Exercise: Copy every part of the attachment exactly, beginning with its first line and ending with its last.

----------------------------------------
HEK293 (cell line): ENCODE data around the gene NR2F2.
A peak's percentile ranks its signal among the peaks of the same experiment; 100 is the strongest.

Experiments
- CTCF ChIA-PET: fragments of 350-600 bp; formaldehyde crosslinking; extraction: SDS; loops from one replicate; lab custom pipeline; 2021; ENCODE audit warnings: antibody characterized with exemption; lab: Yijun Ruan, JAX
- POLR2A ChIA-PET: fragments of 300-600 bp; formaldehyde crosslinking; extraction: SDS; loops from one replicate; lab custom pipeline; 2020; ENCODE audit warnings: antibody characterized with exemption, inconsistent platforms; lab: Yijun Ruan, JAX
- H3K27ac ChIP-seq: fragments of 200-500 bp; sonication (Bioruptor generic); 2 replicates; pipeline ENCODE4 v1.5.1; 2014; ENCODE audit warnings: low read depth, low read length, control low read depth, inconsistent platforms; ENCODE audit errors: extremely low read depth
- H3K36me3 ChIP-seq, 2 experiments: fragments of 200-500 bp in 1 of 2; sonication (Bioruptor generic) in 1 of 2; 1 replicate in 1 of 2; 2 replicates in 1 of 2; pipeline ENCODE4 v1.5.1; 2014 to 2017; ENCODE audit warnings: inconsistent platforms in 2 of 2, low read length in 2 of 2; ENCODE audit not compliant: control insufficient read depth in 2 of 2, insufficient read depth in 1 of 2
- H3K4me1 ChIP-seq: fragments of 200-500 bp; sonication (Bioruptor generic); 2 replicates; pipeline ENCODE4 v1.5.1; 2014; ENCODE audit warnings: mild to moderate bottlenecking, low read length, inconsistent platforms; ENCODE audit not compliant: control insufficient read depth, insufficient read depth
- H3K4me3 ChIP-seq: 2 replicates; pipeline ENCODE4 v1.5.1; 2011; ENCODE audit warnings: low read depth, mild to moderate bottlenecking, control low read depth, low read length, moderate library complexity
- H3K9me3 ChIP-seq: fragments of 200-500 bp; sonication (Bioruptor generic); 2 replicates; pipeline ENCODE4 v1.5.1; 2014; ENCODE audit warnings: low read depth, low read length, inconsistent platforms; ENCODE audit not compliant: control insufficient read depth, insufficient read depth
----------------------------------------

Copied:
HEK293 (cell line): ENCODE data around the gene NR2F2.
A peak's percentile ranks its signal among the peaks of the same experiment; 100 is the strongest.

Experiments
- CTCF ChIA-PET: fragments of 350-600 bp; formaldehyde crosslinking; extraction: SDS; loops from one replicate; lab custom pipeline; 2021; ENCODE audit warnings: antibody characterized with exemption; lab: Yijun Ruan, JAX
- POLR2A ChIA-PET: fragments of 300-600 bp; formaldehyde crosslinking; extraction: SDS; loops from one replicate; lab custom pipeline; 2020; ENCODE audit warnings: antibody characterized with exemption, inconsistent platforms; lab: Yijun Ruan, JAX
- H3K27ac ChIP-seq: fragments of 200-500 bp; sonication (Bioruptor generic); 2 replicates; pipeline ENCODE4 v1.5.1; 2014; ENCODE audit warnings: low read depth, low read length, control low read depth, inconsistent platforms; ENCODE audit errors: extremely low read depth
- H3K36me3 ChIP-seq, 2 experiments: fragments of 200-500 bp in 1 of 2; sonication (Bioruptor generic) in 1 of 2; 1 replicate in 1 of 2; 2 replicates in 1 of 2; pipeline ENCODE4 v1.5.1; 2014 to 2017; ENCODE audit warnings: inconsistent platforms in 2 of 2, low read length in 2 of 2; ENCODE audit not compliant: control insufficient read depth in 2 of 2, insufficient read depth in 1 of 2
- H3K4me1 ChIP-seq: fragments of 200-500 bp; sonication (Bioruptor generic); 2 replicates; pipeline ENCODE4 v1.5.1; 2014; ENCODE audit warnings: mild to moderate bottlenecking, low read length, inconsistent platforms; ENCODE audit not compliant: control insufficient read depth, insufficient read depth
- H3K4me3 ChIP-seq: 2 replicates; pipeline ENCODE4 v1.5.1; 2011; ENCODE audit warnings: low read depth, mild to moderate bottlenecking, control low read depth, low read length, moderate library complexity
- H3K9me3 ChIP-seq: fragments of 200-500 bp; sonication (Bioruptor generic); 2 replicates; pipeline ENCODE4 v1.5.1; 2014; ENCODE audit warnings: low read depth, low read length, inconsistent platforms; ENCODE audit not compliant: control insufficient read depth, insufficient read depth